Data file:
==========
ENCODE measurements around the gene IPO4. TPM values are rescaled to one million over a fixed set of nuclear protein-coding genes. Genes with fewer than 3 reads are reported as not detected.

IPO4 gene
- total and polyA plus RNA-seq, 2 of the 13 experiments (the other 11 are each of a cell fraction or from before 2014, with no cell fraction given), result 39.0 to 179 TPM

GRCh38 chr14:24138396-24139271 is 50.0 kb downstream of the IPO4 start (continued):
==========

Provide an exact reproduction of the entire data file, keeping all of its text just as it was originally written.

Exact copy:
ENCODE measurements around the gene IPO4. TPM values are rescaled to one million over a fixed set of nuclear protein-coding genes. Genes with fewer than 3 reads are reported as not detected.

IPO4 gene
- total and polyA plus RNA-seq, 2 of the 13 experiments (the other 11 are each of a cell fraction or from before 2014, with no cell fraction given), result 39.0 to 179 TPM

GRCh38 chr14:24138396-24139271 is 50.0 kb downstream of the IPO4 start (continued):